- 2hr 17m
- 2hr 17m
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Did You Know?
- This is the last movie in which Hugh Jackman will play Wolverine. He has cited his age and his skin cancer as factors in him retiring from the role. He also said that having a discussion with Jerry Seinfeld played a part in retiring the character, as Jerry talked generally about how he wanted to make sure he never got to a point with Seinfeld (1989) where audiences were weary of seeing it anymore, saying, "Oh, it's you again." Jackman felt fortunate to have avoided this for Wolverine, and wanted to ensure it never happened.
- (at around 18 mins) Caliban likens his weakness to sunlight to the character of Nosferatu. However, in the film Nosferatu (1922) there is no character by that name; the vampire's name was actually "Count Orlok," with Nosferatu being his species. However this was intentional as the general audience will not know who "Count Orlock" is but will know that Nosferatu has to relate with Vampires. This would explain why Caliban burns when exposed to sunlight like a Vampire which Nosferatu also means.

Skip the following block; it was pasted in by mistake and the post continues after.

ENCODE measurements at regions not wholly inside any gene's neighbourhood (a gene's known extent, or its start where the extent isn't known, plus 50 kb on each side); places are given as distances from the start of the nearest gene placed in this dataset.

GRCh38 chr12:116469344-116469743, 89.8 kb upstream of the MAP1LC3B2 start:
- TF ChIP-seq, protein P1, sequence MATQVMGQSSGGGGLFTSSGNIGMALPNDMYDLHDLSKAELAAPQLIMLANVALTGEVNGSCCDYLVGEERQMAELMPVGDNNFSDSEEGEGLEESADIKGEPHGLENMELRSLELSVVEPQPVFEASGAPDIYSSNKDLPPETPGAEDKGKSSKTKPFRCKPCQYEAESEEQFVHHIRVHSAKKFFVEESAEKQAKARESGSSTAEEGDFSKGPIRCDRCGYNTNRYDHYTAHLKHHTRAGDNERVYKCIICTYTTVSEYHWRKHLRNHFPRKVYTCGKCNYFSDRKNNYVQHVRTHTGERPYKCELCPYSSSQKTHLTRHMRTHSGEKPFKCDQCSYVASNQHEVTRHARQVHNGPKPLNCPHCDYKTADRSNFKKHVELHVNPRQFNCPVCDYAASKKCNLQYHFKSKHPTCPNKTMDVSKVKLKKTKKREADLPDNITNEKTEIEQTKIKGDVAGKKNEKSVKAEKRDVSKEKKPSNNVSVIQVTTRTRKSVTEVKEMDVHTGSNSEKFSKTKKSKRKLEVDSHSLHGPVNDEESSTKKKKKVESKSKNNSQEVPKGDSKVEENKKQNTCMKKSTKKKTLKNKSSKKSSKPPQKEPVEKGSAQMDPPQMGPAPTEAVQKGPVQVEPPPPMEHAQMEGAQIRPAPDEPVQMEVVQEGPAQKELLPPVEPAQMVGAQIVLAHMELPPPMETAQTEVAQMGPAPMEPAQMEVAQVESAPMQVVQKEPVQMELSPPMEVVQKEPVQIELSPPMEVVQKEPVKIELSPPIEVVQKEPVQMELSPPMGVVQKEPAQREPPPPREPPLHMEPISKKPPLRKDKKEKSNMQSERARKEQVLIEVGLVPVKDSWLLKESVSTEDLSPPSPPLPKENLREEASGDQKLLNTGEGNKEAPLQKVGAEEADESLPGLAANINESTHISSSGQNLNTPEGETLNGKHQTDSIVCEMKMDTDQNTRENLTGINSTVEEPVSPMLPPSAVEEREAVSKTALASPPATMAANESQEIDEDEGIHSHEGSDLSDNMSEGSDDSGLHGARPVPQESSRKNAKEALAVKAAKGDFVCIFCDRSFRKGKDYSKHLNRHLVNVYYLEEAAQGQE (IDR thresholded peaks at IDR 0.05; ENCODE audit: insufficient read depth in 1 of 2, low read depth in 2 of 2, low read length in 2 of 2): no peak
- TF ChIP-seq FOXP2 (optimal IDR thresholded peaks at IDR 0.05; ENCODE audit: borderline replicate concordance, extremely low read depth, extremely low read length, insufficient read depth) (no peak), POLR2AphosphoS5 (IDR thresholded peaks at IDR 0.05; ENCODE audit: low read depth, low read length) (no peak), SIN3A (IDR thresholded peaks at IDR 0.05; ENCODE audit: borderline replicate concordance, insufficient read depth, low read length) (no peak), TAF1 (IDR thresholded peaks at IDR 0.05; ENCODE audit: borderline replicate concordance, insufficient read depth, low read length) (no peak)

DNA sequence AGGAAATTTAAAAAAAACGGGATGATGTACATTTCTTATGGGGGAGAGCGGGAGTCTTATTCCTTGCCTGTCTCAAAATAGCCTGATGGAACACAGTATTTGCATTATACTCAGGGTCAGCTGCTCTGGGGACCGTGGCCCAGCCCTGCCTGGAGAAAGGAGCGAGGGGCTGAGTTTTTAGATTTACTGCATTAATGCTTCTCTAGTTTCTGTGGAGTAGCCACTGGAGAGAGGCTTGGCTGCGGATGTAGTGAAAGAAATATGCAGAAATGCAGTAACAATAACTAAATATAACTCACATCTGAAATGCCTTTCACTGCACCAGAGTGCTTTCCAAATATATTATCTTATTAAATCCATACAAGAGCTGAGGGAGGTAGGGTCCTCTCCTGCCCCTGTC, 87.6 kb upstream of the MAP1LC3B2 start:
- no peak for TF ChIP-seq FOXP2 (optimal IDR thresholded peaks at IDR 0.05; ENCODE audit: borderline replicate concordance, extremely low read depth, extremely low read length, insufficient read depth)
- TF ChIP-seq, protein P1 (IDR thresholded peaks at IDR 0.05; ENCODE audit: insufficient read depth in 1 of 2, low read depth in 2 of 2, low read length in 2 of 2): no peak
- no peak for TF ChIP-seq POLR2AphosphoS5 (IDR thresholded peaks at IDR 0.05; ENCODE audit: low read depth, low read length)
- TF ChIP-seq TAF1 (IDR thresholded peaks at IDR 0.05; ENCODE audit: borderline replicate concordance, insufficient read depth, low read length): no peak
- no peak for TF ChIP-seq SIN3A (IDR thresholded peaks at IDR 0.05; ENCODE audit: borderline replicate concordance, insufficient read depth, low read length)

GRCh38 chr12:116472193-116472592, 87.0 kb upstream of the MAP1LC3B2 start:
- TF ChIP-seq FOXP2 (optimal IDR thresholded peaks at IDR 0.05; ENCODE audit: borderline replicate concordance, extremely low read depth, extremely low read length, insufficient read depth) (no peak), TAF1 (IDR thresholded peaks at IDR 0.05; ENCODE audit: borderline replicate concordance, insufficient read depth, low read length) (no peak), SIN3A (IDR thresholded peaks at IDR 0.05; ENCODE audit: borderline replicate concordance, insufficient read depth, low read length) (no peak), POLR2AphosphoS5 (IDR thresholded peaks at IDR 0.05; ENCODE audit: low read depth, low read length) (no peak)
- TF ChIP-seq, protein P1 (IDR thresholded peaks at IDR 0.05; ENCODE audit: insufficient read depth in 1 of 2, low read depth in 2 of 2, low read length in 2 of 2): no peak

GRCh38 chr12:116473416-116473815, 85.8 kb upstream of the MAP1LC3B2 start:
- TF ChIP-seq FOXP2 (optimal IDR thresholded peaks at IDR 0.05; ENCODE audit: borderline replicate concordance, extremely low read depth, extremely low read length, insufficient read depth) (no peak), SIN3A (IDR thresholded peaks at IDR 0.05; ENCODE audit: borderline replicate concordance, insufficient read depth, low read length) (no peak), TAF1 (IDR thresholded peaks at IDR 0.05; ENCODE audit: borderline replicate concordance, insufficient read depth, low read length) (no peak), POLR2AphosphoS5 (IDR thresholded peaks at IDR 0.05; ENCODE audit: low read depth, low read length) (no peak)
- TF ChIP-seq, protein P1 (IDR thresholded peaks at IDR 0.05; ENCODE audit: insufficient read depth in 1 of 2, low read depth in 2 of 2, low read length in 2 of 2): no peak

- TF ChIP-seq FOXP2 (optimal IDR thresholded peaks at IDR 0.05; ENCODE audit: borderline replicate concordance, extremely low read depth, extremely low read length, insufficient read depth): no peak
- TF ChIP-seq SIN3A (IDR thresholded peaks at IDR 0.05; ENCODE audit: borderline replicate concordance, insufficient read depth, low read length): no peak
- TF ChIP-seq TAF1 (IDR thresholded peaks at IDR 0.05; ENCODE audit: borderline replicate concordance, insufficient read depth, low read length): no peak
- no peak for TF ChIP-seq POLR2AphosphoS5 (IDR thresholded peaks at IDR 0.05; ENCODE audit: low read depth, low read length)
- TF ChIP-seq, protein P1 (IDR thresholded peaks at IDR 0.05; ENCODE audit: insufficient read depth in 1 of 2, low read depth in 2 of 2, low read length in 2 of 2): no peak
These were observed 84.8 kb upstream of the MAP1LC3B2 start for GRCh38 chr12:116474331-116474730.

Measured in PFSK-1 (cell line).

- Logan: Nature made me a freak. Man made me a weapon. And God made it last too long.
Atom User Reviews
My opinion may be a little bias considering wolverine is my favorite superhero but that movie was amazing it did leave a bit of a cliffhanger but what marvel movie doesn't. It is the kind of movie that no matter how they make me feel I'll want to go back and watch it over and over again 😭👌🏼
A great movie. A bit dissapointed with the ending, but Hugh Jackman delivers his best performance in his last appearance as The wolverine
The R-rating does represent truth in advertising, and it has conferred a kind of liberation on what strikes me, a violence-averse moviegoer at heart, as the best superhero film to come out of the comic-book world, and I’m not forgetting Tim Burton’s “Batman” or Christopher Nolan’s “The Dark Knight.”
Seamlessly melding Marvel mythology with Western mythology, James Mangold has crafted an affectingly stripped-down stand-alone feature, one that draws its strength from Hugh Jackman’s nuanced turn as a reluctant, all but dissipated hero.
It’s a mature consideration of the ideas underpinning its comic-book motifs. It’s also easily the best Wolverine movie of the three, and an impressive sendoff for Jackman’s version of the character.